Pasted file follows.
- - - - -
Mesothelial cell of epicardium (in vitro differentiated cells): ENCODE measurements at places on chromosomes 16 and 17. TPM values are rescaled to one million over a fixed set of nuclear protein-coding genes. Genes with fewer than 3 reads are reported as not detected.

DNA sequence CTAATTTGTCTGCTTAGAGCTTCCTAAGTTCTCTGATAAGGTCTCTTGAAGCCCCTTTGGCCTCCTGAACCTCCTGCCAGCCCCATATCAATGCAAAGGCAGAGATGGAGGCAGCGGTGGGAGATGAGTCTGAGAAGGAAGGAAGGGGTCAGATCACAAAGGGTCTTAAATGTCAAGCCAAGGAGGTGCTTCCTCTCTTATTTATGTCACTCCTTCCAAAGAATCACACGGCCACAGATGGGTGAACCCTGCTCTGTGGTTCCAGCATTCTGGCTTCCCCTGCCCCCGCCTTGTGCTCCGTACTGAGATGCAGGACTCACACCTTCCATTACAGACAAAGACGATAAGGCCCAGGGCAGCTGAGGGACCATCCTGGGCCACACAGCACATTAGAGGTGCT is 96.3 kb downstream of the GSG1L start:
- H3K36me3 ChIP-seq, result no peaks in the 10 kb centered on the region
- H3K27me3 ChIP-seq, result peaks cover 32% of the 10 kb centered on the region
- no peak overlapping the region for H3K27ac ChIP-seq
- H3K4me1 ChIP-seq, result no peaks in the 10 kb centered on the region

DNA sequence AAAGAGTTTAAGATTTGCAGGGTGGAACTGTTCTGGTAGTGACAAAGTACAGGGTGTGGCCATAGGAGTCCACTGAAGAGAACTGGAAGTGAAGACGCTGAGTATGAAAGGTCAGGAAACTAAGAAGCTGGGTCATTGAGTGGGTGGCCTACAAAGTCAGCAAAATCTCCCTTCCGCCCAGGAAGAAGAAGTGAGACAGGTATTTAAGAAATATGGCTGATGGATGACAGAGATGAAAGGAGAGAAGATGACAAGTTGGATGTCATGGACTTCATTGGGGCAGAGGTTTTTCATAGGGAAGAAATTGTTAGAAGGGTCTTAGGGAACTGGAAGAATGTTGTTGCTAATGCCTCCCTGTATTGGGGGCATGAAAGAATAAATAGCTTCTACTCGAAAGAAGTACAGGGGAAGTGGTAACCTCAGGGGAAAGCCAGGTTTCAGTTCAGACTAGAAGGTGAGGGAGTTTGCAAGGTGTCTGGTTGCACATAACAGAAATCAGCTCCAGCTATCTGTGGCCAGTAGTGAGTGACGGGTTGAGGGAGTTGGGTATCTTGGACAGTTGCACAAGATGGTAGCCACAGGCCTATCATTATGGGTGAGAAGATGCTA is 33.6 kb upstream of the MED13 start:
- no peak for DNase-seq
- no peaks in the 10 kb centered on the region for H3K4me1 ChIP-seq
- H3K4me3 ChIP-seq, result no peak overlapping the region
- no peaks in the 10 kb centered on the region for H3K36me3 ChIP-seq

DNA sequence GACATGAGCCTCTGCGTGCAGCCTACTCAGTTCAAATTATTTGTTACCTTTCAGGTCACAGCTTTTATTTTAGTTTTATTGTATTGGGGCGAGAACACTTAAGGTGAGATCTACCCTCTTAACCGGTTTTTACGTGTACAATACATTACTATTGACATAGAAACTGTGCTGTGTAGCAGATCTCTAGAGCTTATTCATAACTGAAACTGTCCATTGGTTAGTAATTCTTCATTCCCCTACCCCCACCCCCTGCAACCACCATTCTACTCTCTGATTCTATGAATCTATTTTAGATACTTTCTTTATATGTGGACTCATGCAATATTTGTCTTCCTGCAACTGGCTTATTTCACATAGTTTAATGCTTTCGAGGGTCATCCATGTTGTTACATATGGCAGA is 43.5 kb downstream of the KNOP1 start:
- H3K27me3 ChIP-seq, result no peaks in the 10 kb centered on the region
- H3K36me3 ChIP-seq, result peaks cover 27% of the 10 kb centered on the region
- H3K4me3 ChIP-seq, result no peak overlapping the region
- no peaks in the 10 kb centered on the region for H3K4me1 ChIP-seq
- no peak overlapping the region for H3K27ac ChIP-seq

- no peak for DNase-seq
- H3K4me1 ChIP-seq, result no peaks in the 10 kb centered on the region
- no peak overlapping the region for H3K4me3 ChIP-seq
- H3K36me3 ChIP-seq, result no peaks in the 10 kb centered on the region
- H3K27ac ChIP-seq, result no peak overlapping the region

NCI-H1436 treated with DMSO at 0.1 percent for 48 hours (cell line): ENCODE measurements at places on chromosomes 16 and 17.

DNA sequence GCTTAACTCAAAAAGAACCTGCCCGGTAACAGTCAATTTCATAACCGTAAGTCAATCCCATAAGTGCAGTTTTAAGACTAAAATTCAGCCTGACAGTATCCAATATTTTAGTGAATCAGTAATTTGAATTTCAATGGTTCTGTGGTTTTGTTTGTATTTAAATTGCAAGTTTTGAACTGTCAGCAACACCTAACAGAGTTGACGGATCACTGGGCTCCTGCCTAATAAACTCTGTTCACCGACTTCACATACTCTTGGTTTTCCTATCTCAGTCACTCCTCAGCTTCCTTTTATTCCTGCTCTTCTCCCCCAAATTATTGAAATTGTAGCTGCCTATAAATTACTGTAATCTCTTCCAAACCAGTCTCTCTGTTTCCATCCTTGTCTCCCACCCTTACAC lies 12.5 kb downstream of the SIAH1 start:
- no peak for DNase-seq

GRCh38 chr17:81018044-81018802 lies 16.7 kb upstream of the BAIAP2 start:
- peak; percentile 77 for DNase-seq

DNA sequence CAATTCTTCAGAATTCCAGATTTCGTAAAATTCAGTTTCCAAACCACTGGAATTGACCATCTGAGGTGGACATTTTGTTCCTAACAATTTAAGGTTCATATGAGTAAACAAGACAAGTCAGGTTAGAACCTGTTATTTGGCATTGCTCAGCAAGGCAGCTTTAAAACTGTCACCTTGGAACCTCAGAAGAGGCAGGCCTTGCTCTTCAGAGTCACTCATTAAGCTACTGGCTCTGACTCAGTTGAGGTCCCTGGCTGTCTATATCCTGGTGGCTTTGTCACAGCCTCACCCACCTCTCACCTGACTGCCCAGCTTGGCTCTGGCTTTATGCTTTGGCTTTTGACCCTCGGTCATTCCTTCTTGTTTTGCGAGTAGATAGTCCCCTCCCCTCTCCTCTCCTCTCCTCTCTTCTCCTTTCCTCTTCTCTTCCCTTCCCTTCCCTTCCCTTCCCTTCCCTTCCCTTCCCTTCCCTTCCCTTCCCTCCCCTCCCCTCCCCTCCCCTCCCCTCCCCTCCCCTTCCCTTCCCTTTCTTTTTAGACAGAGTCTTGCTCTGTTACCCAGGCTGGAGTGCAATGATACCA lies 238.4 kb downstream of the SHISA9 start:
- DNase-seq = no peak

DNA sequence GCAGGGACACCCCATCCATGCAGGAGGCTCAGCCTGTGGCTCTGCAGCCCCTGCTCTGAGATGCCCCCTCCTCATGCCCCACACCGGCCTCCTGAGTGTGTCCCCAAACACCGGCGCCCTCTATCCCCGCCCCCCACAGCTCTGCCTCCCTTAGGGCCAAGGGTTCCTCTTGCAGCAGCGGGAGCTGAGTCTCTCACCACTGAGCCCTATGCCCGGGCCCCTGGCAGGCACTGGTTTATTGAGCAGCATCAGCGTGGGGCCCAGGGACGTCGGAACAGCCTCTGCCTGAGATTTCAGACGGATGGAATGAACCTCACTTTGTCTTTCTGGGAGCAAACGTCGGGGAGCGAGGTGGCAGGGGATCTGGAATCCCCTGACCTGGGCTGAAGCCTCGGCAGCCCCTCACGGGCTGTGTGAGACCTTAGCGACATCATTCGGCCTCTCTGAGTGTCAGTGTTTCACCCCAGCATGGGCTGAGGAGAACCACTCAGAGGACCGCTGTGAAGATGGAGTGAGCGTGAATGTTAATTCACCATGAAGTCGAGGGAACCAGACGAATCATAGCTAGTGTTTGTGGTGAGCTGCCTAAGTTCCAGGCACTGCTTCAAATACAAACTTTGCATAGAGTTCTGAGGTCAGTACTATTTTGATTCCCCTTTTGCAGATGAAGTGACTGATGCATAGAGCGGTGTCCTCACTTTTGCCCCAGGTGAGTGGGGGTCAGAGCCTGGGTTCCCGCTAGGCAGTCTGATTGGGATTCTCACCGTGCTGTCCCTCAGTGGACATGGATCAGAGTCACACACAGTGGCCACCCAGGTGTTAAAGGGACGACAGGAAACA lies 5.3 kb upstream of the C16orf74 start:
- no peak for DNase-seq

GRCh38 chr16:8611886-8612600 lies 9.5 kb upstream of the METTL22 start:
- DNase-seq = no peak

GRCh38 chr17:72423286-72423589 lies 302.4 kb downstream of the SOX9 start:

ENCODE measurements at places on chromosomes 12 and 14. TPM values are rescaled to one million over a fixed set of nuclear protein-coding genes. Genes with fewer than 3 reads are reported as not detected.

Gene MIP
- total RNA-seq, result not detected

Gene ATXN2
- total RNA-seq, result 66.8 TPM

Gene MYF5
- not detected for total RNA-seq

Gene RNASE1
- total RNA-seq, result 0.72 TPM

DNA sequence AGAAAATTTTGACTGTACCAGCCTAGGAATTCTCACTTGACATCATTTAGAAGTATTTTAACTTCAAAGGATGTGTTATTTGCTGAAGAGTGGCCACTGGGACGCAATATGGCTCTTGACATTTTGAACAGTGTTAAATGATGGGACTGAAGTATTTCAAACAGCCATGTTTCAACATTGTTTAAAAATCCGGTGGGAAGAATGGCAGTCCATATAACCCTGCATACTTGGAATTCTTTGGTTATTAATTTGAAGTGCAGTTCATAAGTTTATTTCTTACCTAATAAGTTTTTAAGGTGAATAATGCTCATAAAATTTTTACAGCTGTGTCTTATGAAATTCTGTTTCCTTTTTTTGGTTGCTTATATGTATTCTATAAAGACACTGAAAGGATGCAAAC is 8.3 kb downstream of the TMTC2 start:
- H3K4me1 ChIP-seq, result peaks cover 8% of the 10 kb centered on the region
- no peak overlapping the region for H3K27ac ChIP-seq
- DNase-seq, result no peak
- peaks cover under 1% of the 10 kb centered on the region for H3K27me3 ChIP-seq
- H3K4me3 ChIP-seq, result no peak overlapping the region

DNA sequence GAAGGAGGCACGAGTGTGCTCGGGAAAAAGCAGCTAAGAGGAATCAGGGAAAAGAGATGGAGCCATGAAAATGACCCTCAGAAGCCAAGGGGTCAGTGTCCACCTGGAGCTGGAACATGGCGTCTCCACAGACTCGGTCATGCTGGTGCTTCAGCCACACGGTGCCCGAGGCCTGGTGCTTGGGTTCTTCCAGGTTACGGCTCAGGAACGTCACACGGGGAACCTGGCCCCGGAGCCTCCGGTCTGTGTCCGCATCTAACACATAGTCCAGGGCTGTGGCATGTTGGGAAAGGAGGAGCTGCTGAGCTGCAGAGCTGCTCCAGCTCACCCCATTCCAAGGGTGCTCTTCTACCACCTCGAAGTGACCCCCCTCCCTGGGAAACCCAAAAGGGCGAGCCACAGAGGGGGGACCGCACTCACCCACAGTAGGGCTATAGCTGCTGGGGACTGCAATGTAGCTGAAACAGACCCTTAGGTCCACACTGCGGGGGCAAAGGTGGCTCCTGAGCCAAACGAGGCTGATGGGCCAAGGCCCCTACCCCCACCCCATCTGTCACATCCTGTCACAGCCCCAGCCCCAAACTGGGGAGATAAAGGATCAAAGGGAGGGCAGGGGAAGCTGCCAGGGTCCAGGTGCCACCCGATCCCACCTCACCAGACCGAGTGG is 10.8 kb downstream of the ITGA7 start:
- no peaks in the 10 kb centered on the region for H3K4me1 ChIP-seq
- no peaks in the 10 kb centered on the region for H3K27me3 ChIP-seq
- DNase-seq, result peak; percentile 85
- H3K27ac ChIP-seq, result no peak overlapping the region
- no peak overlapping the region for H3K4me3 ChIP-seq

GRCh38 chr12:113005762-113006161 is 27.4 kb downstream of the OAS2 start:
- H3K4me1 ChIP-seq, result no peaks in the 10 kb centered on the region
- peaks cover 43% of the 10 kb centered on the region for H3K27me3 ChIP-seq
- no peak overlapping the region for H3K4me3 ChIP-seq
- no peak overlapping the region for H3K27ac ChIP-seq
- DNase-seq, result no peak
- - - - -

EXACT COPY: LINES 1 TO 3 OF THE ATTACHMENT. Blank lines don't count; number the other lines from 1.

Mesothelial cell of epicardium (in vitro differentiated cells): ENCODE measurements at places on chromosomes 16 and 17. TPM values are rescaled to one million over a fixed set of nuclear protein-coding genes. Genes with fewer than 3 reads are reported as not detected.

DNA sequence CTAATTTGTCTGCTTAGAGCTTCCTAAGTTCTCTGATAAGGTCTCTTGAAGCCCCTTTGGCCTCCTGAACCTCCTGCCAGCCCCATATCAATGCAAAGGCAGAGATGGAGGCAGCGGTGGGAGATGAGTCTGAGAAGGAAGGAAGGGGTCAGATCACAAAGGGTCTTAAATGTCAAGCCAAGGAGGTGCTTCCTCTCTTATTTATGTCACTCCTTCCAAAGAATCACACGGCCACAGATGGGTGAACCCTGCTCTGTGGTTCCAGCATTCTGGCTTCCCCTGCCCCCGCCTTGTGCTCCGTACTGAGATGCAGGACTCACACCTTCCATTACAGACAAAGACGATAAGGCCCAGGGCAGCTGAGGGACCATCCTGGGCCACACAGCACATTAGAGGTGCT is 96.3 kb downstream of the GSG1L start:
- H3K36me3 ChIP-seq, result no peaks in the 10 kb centered on the region